Writing projects (read: compositions and arrangements) are always up for negotiation. What I always try to do is let the person hiring me talk first. After we have discussed what is involved, I quickly calculate how much time it will take to complete it. I get a price in my head that I think is fair, but I try to let the other person make an offer. If he doesn’t come forward with a figure, and assuming I know the person pretty well, I might say something like this. “What’s your budget for this? Have you got any money?” He’ll probably come back with something like, “I think I can get $2,000.” Many, many times that figure will be more than I was thinking. Now, if I don’t know the person I won’t be so flip in getting him to talk. I’ll say, “What have you budgeted for this project?” I have found that often what seems like a lot of money to a musician is not that much to the person who is hiring you. It can work the other way too. A good friend contacted me about one of my unpublished big-band charts. “Can you get me a copy?” he asked. “Sure, how about $75 delivered?” I replied. Pausing, he said, “Look, I’ll give you $150.” That’s a good friend. I was trying to do him a favor, but he had the money in his budget, and he took care of me.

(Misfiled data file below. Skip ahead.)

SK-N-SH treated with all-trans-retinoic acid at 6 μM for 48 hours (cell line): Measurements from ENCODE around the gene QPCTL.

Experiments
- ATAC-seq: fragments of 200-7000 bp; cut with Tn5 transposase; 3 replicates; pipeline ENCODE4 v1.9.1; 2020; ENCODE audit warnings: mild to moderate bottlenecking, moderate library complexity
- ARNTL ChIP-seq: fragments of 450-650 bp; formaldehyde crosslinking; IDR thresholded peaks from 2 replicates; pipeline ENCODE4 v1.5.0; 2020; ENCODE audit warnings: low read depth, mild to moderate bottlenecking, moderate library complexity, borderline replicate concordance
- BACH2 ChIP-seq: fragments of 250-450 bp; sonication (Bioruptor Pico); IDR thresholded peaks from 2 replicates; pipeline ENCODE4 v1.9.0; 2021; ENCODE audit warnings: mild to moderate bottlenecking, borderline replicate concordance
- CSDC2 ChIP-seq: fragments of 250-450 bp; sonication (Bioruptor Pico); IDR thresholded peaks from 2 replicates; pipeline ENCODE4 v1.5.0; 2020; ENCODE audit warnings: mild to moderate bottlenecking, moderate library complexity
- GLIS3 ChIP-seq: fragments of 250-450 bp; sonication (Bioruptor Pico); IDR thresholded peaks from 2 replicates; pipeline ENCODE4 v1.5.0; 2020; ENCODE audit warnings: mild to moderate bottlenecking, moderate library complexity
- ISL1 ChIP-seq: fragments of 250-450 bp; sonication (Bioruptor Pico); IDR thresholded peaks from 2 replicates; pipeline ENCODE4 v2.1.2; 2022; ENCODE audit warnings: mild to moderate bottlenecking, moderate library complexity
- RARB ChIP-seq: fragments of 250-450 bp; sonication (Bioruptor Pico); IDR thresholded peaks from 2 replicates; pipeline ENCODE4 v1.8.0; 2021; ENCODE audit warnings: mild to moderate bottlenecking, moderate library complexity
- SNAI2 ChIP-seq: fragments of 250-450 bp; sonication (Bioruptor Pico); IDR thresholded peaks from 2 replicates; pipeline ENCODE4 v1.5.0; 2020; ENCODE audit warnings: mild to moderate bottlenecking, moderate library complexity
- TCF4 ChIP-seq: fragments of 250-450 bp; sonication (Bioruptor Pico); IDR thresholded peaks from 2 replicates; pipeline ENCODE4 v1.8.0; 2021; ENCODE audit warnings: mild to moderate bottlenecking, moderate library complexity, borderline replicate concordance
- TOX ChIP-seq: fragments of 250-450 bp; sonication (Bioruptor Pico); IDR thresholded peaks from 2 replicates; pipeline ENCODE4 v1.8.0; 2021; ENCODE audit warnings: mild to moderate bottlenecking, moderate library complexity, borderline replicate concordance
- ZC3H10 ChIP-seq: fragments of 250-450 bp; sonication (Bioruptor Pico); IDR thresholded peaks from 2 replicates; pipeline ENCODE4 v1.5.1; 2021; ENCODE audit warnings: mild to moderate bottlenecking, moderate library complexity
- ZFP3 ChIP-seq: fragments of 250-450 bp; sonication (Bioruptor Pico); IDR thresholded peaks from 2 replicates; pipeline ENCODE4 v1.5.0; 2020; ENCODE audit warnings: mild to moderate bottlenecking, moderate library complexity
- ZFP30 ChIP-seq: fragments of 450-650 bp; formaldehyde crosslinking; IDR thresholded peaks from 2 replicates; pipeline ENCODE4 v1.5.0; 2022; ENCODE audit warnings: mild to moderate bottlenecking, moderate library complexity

“I See Your Point, But. . . . “
Negotiating fees for music for a wedding or figuring budgets based on union scale do not require extensive negotiating skills. It is what it is, more or less. However, if you have to negotiate an Read more…